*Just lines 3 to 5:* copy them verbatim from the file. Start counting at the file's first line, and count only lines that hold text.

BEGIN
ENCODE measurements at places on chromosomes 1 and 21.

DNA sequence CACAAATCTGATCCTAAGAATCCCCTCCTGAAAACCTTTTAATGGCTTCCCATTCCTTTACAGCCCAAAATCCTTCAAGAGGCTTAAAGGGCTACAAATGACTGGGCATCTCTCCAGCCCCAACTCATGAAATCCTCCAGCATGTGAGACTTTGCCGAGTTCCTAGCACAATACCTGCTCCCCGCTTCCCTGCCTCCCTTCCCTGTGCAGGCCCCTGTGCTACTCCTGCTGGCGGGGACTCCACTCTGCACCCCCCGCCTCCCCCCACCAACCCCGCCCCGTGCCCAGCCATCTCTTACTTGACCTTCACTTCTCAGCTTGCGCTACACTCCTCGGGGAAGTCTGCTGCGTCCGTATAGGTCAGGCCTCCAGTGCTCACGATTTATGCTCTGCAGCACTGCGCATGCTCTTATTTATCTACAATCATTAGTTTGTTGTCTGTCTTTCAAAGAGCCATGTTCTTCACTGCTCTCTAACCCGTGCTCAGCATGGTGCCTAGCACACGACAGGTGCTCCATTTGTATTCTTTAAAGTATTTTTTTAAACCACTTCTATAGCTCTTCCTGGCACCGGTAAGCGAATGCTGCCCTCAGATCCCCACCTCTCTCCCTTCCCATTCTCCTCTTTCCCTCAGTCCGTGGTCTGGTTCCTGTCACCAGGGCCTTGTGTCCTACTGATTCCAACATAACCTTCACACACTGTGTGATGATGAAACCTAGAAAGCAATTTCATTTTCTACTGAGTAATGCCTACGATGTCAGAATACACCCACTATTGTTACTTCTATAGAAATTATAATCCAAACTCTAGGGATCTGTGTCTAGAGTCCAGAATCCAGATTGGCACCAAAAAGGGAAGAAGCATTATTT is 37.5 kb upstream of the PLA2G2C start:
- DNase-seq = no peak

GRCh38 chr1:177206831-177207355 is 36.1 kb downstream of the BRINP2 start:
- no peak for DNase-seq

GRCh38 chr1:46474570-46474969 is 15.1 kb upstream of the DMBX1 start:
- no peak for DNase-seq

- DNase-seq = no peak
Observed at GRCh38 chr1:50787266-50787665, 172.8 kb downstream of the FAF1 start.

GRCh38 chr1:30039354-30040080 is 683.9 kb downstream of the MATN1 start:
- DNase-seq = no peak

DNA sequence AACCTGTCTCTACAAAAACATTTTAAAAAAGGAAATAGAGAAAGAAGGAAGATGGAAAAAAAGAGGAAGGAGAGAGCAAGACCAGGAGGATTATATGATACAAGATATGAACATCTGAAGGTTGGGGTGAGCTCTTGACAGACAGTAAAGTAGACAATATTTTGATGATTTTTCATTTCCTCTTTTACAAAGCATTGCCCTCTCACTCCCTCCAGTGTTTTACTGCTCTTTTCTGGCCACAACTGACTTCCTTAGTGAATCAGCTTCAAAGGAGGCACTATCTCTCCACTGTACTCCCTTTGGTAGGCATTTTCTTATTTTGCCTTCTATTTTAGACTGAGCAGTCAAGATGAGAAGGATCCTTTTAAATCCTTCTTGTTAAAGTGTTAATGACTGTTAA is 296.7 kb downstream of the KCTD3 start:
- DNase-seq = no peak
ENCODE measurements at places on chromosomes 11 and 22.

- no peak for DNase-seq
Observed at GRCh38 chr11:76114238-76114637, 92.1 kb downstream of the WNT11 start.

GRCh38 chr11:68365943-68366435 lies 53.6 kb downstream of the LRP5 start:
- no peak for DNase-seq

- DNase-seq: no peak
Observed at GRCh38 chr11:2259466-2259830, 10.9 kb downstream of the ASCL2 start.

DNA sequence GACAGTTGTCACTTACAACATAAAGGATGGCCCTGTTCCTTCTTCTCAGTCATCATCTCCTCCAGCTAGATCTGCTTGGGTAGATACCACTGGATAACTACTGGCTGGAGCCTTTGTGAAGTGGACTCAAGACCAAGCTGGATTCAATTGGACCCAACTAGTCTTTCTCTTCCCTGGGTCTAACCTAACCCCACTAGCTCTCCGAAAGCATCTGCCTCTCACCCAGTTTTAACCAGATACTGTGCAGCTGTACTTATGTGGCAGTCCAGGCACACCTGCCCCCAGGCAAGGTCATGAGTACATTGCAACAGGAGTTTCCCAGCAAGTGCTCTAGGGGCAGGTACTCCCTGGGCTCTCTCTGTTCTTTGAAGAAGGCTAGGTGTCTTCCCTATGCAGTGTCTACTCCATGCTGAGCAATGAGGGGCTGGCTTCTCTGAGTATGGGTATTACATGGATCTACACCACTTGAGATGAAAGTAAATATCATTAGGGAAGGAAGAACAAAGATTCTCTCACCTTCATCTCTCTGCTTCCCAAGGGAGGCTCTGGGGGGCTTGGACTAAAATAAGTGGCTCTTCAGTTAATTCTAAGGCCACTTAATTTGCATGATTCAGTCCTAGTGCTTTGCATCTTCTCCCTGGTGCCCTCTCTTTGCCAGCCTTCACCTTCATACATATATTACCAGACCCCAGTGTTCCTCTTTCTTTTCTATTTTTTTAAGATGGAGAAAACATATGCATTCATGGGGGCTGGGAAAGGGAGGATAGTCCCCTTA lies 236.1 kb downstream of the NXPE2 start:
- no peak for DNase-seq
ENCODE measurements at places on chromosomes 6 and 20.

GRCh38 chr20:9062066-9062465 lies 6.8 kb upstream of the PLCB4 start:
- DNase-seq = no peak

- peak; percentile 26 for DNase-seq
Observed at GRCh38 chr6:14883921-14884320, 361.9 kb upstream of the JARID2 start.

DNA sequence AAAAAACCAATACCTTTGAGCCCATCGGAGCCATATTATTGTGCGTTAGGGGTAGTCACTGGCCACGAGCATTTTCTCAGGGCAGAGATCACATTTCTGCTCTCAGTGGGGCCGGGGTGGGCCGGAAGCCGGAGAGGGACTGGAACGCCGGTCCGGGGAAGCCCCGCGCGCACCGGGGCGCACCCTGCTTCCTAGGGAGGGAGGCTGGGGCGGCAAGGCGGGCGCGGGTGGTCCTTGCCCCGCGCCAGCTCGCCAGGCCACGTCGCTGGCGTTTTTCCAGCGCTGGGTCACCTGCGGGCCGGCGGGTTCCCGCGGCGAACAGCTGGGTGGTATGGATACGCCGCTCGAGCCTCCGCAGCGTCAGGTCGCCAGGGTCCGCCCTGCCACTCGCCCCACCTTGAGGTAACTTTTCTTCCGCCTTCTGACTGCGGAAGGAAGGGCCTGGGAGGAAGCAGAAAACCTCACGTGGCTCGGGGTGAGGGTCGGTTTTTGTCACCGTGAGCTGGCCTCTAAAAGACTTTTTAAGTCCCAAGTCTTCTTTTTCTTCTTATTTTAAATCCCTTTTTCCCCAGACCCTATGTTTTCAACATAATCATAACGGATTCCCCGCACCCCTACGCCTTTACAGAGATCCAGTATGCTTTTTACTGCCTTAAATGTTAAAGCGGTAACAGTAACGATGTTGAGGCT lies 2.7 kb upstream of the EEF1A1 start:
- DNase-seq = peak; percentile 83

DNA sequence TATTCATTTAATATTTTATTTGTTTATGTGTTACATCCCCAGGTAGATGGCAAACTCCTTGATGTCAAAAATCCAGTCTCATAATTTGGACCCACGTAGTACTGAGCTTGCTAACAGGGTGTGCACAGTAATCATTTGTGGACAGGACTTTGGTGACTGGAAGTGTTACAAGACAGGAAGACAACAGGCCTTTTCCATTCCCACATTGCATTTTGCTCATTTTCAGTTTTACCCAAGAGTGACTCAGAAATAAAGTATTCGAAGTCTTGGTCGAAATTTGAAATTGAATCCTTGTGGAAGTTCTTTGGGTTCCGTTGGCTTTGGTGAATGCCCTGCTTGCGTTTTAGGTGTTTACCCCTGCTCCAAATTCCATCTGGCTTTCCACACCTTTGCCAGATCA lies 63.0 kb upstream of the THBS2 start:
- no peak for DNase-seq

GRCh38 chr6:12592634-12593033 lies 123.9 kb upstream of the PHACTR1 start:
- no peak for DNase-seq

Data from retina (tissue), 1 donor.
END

- DNase-seq = no peak

GRCh38 chr1:177206831-177207355 is 36.1 kb downstream of the BRINP2 start:
- no peak for DNase-seq